Creating Custom Themes and Zen in Drupal 6

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Drupal 6 Theming Cookbook

Drupal 6 Theming Cookbook

Over 100 clear step-by-step recipes to create powerful, great-looking Drupal themes

  • Take control of the look and feel of your Drupal website
  • Tips and tricks to get the most out of Drupal’s theming system
  • Learn how to customize existing themes and create unique themes from scratch
  • Part of Packt’s Cookbook series: Each recipe is a carefully organized sequence of instructions to complete the task as efficiently as possible
        Read more about this book      

(For more resources on Drupal, see here.)


Sub-themes of core and contributed themes are convenient and efficient in modifying and reusing elements of their base themes, circumstances often require a completely unique approach specific to our site. Custom themes are the solution for websites which demand a fresh look, using complex layouts, or need so much customization that it would be prudent to start with a clean slate.

Custom themes are the equivalent of handcrafted pieces of art as the themer controls every piece of the puzzle from a design or implementational point of view. This includes setting up the theme using .info files, choosing the layout, implementing it in a page template, adding regions, styling nodes using node templates, blocks using block templates, and so on. But over time, developers have identified a list of common tasks, characteristic layouts, and file and folder hierarchies which are logical, efficient, and promote reuse. This has evolved into what have been dubbed starter themes, themes upon which custom themes are built, usually as sub-themes.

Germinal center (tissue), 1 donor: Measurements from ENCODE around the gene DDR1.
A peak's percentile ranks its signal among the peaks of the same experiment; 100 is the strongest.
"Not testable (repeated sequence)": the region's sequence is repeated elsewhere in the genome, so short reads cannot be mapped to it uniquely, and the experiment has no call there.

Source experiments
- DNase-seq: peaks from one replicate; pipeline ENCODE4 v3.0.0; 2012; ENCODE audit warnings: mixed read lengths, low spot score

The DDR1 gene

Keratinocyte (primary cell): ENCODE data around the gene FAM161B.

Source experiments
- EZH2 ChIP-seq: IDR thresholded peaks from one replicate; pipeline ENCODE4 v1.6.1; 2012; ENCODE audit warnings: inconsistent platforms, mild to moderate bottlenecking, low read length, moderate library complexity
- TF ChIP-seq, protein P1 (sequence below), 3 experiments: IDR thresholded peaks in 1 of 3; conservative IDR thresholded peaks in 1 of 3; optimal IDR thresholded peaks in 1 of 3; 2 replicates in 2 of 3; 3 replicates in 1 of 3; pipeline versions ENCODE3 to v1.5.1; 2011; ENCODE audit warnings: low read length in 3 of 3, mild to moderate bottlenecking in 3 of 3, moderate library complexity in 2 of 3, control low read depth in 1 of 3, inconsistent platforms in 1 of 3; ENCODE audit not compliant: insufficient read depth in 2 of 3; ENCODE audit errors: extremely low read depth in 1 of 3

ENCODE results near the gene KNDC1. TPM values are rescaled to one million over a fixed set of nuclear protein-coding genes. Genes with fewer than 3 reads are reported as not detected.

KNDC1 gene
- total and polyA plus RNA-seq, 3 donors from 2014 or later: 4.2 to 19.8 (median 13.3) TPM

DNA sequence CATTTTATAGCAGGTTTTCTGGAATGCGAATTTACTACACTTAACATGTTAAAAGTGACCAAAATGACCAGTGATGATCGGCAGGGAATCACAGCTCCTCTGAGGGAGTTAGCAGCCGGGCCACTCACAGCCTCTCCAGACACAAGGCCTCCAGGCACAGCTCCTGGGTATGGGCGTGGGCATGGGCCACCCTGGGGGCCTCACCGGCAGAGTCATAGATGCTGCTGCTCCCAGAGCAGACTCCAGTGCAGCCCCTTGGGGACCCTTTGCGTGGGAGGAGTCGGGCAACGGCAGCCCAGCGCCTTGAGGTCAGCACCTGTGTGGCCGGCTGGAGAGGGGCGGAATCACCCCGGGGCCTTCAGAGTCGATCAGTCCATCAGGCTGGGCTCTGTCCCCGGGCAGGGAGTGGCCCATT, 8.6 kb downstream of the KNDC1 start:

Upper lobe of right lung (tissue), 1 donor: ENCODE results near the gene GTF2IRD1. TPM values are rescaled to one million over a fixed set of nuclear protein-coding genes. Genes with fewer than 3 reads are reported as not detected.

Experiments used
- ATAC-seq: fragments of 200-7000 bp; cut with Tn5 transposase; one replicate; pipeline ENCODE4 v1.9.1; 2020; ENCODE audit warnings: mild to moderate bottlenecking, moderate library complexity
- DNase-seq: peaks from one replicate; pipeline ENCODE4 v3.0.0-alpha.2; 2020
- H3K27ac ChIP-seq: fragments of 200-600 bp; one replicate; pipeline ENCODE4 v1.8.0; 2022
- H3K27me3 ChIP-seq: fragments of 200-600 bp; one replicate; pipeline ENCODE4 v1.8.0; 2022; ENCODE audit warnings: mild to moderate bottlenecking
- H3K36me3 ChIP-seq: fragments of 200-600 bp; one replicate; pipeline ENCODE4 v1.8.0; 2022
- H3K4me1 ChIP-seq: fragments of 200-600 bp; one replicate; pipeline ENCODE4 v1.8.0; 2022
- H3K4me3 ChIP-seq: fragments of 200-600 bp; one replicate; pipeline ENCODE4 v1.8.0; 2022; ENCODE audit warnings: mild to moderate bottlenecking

The most popular starter theme for Drupal is Zen. As advertised on its project page, the Zen theme is a flexible standards-compliant and semantically correct XHTML theme that can be highly modified through CSS and an enhanced version of Drupal’s template system. It is designed in modular fashion making it straightforward to change layouts, override templates and theme functions, and to add or remove features. Additionally, the Zen theme comes with extensive documentation within each file which make things all the more convenient.

With respect to CSS, Zen maintains a number of well documented CSS files segregated by functionality or location. For example, layout rules are contained within a dedicated layout.css (or similar) file and page backgrounds are styled within page-backgrounds.css and so on. This makes it convenient when it comes to managing and tracking code changes.